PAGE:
Hi-Sync technically triggers the flash before the camera shutter fires and uses a normal flash mode. HS works best with slower flash durations so that the transmitter can sync up the timing.
When used with flash units that have a faster flash duration it is much more difficult, if not impossible, to time where and how the slice of light is taken out of the flash curve. Hence for the best results with HS, using the HS flash head for your ELB unit is highly recommended.
When using HS, a gradation like that is common.
With the Transmitter PRO and the ELB 400 HS flash heads, which have a flash duration of 1/550th second at full power, there is very little gradation that can be sees in the images all the way up to 1/8,000th second.
When using the ELB 1200, the gradation is more apparent. Regardless, this gradation is incredibly easy to correct in the post-processing.
The benefits of Hi-Sync include the ability to sync at shutter speeds above your normal sync speed, freeze motion, and the ability to overpower the sun from phenomenal distances. Hi-Sync can also be used to create a narrow depth of field using large apertures. Hi-Sync is fairly easy to use once you have it dialed in for your camera, though it is not as easy to use as HSS with TTL.
Hi-Sync is by far the best option for those who need the highest light output from their flash when shooting at shutter speeds above their flash sync speed. Hi-Sync also offers more options than any other flash technology because you have more light output at your disposal.
For those jumping into HS with either of these kits, I recommend the HS and Action flash heads to have the ultimate versatility.
When using higher shutter speeds, like those above your normal flash sync—i.e. 1/400th second up to 1/8000th second, the HS flash head is the one to work with. When using shutter speeds at or below your normal flash sync shutter settings—i.e. 1/250th second down to 30 seconds, the Action head is then the preferred option because it has a very fast flash duration.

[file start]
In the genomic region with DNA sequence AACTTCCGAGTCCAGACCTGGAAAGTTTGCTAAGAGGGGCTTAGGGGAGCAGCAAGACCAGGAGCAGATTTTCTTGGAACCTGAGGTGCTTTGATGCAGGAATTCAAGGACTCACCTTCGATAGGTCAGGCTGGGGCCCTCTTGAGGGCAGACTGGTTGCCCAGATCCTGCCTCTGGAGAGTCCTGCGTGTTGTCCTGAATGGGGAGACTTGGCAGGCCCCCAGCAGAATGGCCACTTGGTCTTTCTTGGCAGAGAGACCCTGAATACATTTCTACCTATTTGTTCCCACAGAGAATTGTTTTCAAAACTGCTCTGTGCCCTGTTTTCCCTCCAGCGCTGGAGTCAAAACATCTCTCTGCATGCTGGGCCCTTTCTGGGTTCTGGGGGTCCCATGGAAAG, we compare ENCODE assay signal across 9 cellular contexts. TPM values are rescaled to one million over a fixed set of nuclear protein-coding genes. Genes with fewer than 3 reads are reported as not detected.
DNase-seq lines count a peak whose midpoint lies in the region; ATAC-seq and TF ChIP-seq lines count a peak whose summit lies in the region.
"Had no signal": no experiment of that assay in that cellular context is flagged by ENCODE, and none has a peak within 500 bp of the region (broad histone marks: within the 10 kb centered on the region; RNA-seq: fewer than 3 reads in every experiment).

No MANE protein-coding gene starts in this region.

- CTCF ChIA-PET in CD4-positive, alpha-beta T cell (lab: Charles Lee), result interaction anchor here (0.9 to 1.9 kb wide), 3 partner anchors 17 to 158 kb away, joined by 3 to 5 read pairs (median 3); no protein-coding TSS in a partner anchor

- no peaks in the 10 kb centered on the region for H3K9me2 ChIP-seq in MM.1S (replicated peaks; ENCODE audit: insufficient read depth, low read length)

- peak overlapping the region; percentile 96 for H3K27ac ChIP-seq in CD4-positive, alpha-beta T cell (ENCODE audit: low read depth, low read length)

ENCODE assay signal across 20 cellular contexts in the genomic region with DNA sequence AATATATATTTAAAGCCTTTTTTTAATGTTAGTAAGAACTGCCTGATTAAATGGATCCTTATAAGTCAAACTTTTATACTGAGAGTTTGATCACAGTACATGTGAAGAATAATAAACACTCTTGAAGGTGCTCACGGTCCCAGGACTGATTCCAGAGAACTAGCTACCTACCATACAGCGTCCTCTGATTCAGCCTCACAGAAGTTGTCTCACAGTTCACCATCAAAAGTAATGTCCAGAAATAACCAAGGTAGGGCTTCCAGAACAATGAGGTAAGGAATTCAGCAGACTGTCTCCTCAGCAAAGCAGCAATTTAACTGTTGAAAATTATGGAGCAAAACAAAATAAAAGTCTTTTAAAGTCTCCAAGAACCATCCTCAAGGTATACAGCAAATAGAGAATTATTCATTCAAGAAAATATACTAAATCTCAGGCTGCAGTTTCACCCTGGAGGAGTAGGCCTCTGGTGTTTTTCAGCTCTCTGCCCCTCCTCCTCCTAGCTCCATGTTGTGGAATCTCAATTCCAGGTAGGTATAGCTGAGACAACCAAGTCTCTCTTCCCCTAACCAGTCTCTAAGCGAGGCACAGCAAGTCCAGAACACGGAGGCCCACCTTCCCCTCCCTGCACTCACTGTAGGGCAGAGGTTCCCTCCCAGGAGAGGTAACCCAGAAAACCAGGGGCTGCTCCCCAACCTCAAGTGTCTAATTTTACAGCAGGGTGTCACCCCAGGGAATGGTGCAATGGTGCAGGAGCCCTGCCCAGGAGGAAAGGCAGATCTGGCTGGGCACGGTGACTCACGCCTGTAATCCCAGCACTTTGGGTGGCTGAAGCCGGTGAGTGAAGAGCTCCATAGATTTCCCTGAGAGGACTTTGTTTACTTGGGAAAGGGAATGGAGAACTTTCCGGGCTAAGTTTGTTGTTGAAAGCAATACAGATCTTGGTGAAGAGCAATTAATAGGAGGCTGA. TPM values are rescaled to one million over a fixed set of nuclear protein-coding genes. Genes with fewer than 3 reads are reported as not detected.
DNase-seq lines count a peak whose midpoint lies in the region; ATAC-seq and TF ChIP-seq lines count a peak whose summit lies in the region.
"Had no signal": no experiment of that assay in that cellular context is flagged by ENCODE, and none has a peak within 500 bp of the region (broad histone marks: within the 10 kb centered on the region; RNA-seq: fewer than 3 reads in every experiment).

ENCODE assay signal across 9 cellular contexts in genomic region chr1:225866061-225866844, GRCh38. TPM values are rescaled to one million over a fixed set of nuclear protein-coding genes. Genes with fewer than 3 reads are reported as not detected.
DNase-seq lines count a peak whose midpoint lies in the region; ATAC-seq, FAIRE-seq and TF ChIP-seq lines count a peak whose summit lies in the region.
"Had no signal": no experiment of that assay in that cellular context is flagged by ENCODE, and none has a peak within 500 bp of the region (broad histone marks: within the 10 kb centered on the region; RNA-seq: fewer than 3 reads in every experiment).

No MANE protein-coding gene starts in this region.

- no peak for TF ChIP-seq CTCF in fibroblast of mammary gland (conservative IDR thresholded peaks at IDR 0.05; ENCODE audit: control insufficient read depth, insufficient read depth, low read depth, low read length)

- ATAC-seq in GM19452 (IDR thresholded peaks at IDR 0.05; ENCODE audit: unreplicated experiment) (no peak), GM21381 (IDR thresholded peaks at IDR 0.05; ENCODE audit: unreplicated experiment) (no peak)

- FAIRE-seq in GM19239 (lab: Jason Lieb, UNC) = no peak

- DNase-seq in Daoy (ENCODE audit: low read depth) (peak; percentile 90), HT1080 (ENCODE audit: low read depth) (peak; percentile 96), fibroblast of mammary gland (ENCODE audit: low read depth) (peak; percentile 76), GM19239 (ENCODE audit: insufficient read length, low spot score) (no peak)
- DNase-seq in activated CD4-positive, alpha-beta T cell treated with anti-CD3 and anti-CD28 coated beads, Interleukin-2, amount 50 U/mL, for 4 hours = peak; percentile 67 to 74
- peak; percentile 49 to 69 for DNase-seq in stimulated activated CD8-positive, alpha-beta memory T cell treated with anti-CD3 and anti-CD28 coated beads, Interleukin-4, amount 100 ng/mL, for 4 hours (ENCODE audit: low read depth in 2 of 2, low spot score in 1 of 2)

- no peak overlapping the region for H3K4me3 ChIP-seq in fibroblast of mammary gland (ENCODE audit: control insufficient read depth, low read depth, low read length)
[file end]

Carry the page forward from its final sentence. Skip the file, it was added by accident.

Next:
In the former case, the shutter speed will stop any motion and in the latter case, the fast flash duration will freeze the motion of the subject.
Hi-Sync uses much less power than HSS because the flash head is firing normally. With Hi-Sync it is also possible to turn the power down and continue to use a fast shutter speed. Hi-Sync offers more versatility than any other flash option on the market.
Using an ELB 1200 with HS head allows to freeze the motion of the waterfall and use a shallow depth of field. 1/2500th sec - f/5.6 ISO 400
USING THE ELB RANGE WITH HS + HSS
Using the ELB 400, the ELB 500 TTL and ELB 1200 in tandem is possible. Even mixing HS and HSS technologies together is seamless.
THE HI-SYNC EXPERIENCE
"Whether or not this product is "game-changer", I leave to the masses to decide." Read Michael Clark's experience using the new Transmitter PRO with Hi-sync feature.
WHAT HEAD FOR YOUR ELB 400
With the ELB 400, you have 3 different flash heads, let us explain the differences between the various flash heads offered for the most portable battery pack you’re about to use.
LIGHT SHAPERS FOR THE ELB 400 & 500
The Q-Reflector Adapter MK-II allows access to the entire Elinchrom system of light shapers. This adapter snaps onto the Quadra flash head and uses the normal rotating collar mount.